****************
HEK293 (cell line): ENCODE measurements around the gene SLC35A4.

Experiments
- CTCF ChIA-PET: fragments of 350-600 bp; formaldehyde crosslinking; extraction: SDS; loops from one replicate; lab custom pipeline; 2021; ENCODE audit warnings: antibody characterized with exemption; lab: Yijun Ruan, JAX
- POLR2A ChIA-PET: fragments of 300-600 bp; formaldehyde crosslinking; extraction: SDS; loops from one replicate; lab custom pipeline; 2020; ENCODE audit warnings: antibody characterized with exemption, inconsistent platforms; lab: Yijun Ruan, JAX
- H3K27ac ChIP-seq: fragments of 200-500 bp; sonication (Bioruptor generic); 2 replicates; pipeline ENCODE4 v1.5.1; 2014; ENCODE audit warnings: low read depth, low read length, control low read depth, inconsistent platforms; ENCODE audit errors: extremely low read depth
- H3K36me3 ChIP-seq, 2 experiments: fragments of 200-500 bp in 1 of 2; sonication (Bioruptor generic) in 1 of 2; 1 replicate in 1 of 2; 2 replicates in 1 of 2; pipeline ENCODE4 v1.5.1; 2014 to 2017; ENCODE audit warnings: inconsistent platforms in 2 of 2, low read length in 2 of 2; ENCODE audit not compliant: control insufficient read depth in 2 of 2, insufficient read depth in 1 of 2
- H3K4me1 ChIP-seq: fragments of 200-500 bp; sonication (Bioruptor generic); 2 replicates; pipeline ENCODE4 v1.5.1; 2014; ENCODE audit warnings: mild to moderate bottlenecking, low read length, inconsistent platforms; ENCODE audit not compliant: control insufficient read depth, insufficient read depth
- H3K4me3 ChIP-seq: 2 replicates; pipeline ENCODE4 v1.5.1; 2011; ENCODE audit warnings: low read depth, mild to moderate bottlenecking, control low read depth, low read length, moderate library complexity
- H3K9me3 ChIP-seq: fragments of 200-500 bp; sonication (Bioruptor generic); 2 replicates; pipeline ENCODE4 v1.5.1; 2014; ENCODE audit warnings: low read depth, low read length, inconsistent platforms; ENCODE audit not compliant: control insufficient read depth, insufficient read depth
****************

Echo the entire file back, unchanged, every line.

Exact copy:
HEK293 (cell line): ENCODE measurements around the gene SLC35A4.

Experiments
- CTCF ChIA-PET: fragments of 350-600 bp; formaldehyde crosslinking; extraction: SDS; loops from one replicate; lab custom pipeline; 2021; ENCODE audit warnings: antibody characterized with exemption; lab: Yijun Ruan, JAX
- POLR2A ChIA-PET: fragments of 300-600 bp; formaldehyde crosslinking; extraction: SDS; loops from one replicate; lab custom pipeline; 2020; ENCODE audit warnings: antibody characterized with exemption, inconsistent platforms; lab: Yijun Ruan, JAX
- H3K27ac ChIP-seq: fragments of 200-500 bp; sonication (Bioruptor generic); 2 replicates; pipeline ENCODE4 v1.5.1; 2014; ENCODE audit warnings: low read depth, low read length, control low read depth, inconsistent platforms; ENCODE audit errors: extremely low read depth
- H3K36me3 ChIP-seq, 2 experiments: fragments of 200-500 bp in 1 of 2; sonication (Bioruptor generic) in 1 of 2; 1 replicate in 1 of 2; 2 replicates in 1 of 2; pipeline ENCODE4 v1.5.1; 2014 to 2017; ENCODE audit warnings: inconsistent platforms in 2 of 2, low read length in 2 of 2; ENCODE audit not compliant: control insufficient read depth in 2 of 2, insufficient read depth in 1 of 2
- H3K4me1 ChIP-seq: fragments of 200-500 bp; sonication (Bioruptor generic); 2 replicates; pipeline ENCODE4 v1.5.1; 2014; ENCODE audit warnings: mild to moderate bottlenecking, low read length, inconsistent platforms; ENCODE audit not compliant: control insufficient read depth, insufficient read depth
- H3K4me3 ChIP-seq: 2 replicates; pipeline ENCODE4 v1.5.1; 2011; ENCODE audit warnings: low read depth, mild to moderate bottlenecking, control low read depth, low read length, moderate library complexity
- H3K9me3 ChIP-seq: fragments of 200-500 bp; sonication (Bioruptor generic); 2 replicates; pipeline ENCODE4 v1.5.1; 2014; ENCODE audit warnings: low read depth, low read length, inconsistent platforms; ENCODE audit not compliant: control insufficient read depth, insufficient read depth